12. Optional: In the Client ID field, type the Client ID that the monitor will send to communicate with the monitoring object.
  13. Optional: If the monitored object requires authentication, type a User Name.
  14. Optional: If the monitored target requires authentication, type a Password.
  15. Optional: In the Alias Address field, type an alias IP address for the monitor to check, on behalf of the pools or pool members with which the monitor is associated.
    The default is * All Addresses.
  16. Optional: In the Alias Service Port field, type an alias port or, from the Alias Service Port list, select a service for the monitor to check, on behalf of the pools or pool members with which the monitor is associated.
    The default is * All Ports.
  17. Click Finished.

Creating a pool

Before you can assign an MQTT health monitor to a pool, you need to create the MQTT monitor.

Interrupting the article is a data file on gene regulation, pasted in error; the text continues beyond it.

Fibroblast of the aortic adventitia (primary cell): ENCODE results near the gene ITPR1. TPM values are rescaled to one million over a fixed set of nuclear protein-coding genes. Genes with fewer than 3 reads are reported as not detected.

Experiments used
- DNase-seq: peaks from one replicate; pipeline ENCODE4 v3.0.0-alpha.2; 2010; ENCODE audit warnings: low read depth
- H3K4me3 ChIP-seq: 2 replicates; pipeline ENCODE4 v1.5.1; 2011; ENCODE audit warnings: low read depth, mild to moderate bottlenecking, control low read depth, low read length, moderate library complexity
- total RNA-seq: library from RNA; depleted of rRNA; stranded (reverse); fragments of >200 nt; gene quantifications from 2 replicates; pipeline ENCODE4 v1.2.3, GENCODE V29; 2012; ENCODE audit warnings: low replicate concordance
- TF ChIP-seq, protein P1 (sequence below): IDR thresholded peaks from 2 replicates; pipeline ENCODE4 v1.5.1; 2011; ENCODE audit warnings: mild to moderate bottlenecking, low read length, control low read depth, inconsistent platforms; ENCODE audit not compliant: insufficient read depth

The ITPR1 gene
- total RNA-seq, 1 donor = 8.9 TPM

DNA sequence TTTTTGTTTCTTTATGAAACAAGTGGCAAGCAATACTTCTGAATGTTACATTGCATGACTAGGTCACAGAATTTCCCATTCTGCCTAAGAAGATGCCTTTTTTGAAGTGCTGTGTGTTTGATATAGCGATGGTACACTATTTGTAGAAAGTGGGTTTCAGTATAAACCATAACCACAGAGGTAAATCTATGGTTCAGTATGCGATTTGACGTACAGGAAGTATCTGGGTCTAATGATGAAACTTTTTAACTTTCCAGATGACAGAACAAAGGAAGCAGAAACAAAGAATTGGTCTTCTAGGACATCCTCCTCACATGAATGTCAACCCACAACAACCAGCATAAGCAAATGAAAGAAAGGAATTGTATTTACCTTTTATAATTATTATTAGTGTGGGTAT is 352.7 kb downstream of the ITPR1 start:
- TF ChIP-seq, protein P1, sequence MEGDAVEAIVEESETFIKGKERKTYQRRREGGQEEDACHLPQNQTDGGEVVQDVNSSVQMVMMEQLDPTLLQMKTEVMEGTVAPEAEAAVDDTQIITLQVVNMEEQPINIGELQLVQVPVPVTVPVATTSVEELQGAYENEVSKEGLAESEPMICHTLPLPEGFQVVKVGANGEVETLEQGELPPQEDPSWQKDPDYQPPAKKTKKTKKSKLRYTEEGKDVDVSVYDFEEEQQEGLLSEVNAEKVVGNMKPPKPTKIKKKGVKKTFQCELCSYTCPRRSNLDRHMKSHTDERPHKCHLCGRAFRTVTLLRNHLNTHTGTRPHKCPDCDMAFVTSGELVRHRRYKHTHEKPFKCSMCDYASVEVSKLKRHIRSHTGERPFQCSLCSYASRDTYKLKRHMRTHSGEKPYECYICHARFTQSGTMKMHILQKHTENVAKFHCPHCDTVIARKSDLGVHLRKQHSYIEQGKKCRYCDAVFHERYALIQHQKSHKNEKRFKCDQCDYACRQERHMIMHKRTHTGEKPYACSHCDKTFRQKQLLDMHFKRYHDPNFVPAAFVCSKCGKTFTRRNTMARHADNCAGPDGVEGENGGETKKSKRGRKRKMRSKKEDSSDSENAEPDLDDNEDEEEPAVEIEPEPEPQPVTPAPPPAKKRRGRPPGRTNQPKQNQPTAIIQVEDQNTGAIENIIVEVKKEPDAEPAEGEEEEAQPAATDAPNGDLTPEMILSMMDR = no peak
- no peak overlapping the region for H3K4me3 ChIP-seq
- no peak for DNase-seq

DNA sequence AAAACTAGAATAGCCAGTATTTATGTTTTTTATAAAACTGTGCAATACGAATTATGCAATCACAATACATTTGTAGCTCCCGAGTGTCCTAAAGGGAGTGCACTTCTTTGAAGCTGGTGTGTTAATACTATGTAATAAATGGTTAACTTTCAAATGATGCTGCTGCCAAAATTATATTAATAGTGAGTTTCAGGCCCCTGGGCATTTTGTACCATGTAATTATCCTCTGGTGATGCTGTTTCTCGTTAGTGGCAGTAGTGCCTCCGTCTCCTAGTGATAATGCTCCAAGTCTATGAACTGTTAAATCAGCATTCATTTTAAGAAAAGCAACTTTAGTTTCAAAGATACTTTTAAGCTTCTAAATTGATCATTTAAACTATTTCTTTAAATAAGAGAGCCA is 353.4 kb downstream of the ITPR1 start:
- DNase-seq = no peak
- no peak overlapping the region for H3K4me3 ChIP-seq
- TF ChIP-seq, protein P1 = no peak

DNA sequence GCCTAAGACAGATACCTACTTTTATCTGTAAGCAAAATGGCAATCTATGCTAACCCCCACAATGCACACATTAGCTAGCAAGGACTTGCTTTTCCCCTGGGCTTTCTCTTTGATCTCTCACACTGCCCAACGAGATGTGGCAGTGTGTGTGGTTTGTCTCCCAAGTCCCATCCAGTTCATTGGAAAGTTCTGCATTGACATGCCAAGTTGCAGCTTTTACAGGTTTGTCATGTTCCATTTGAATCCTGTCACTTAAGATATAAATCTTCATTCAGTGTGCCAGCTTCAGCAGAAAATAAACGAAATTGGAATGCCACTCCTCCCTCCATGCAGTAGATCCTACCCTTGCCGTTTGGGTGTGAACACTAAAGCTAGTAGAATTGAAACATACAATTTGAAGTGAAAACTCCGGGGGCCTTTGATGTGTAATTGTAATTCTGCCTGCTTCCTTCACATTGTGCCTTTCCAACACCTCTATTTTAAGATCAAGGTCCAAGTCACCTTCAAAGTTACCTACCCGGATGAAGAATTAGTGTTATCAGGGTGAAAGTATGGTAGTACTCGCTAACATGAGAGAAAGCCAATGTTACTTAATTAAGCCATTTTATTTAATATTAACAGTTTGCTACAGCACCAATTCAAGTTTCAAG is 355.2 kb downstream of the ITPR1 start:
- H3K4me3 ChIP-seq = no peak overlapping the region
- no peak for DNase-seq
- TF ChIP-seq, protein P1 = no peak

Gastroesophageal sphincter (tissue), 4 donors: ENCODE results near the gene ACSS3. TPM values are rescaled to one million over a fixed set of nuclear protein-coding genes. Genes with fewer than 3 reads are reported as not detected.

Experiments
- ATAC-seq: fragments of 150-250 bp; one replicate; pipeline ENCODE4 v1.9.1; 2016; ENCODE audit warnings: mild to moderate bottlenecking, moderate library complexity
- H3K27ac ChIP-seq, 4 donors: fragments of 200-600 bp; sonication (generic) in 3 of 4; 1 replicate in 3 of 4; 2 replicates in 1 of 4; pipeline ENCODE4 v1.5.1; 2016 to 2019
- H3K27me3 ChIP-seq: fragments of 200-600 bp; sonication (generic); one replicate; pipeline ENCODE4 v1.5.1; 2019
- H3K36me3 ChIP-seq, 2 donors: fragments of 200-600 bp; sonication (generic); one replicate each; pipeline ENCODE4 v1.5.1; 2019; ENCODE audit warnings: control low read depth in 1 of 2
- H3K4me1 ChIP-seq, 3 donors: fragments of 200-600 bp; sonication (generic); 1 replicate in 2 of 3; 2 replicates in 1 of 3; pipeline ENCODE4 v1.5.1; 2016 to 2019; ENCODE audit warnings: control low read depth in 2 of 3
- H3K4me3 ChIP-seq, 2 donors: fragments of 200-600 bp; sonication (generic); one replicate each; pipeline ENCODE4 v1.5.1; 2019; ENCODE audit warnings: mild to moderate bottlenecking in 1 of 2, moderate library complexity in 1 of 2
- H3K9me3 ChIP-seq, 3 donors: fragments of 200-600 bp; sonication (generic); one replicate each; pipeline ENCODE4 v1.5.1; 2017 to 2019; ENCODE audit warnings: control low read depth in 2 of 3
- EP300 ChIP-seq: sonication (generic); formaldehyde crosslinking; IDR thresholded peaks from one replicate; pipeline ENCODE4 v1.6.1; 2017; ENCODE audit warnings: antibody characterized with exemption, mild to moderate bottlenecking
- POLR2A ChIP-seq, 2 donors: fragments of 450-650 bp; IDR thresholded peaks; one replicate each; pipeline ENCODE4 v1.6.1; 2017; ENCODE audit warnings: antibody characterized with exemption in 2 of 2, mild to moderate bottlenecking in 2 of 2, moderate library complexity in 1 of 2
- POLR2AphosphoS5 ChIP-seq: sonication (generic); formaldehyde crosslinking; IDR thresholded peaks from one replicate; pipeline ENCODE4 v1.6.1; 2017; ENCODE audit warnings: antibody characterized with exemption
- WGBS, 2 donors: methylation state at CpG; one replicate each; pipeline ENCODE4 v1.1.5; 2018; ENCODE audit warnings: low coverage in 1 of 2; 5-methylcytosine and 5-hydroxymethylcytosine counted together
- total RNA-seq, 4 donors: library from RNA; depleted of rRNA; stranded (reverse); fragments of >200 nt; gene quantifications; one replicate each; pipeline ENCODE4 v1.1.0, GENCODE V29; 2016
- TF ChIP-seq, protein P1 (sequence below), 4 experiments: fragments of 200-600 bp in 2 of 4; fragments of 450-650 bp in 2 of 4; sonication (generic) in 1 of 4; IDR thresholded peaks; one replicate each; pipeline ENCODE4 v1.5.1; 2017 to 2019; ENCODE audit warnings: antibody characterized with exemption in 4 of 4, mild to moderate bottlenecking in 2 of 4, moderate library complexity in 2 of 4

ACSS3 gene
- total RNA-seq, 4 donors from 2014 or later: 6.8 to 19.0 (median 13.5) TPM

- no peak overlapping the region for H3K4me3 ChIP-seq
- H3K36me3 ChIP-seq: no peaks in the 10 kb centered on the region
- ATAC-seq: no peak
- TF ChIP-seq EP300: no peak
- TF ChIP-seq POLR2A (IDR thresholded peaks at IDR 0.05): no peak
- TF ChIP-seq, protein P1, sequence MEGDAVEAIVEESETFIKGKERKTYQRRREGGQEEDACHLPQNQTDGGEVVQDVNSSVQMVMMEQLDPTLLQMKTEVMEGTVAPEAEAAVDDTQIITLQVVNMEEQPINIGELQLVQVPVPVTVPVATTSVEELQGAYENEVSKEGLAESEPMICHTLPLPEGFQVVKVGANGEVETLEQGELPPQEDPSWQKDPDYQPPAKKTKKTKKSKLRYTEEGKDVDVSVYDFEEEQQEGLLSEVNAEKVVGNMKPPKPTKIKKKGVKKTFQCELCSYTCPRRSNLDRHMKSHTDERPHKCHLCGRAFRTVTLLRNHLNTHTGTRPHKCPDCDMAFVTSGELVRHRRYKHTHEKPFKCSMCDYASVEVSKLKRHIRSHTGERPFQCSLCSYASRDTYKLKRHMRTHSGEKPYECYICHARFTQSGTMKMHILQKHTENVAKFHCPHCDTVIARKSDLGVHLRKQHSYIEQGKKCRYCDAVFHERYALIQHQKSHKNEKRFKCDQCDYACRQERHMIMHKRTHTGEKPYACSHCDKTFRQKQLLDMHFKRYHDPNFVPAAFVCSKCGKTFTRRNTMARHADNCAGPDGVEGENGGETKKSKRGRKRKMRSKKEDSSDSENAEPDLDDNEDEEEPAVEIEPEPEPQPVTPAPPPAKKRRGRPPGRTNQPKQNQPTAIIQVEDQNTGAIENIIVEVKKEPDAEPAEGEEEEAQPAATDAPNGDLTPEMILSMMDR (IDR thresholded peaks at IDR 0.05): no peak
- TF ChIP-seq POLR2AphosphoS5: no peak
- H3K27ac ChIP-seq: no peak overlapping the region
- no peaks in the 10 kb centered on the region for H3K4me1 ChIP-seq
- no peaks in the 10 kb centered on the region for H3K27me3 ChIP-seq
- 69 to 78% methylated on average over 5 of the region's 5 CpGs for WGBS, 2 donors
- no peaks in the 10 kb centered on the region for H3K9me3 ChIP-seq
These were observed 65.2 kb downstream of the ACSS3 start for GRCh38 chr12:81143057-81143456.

You can create a pool of servers that you can group together to receive and process traffic. After the pool is created, you can associate the pool with a virtual server.

  1. On the Main tab, click Local Traffic > Pools .
    The Pool List screen opens.
  2. Click Create.
    The New Pool screen opens.
  3. In the Name field, type a unique name for the pool.
  4. Optional: For the Health Monitors setting, select an MQTT health monitor from the Available field, and move it to the Active field.
  5. For each pool member, in the New Members setting, select one of the options, and then follow the steps to configure the applicable settings.
    Option Steps
    New Node
    1. In the Node Name field, type a name for the node portion of the pool member.
    2. In the Address field, type the IP address of the server.
    3. For the Service Port setting, type one of the following port numbers, or select one of the following services from the list.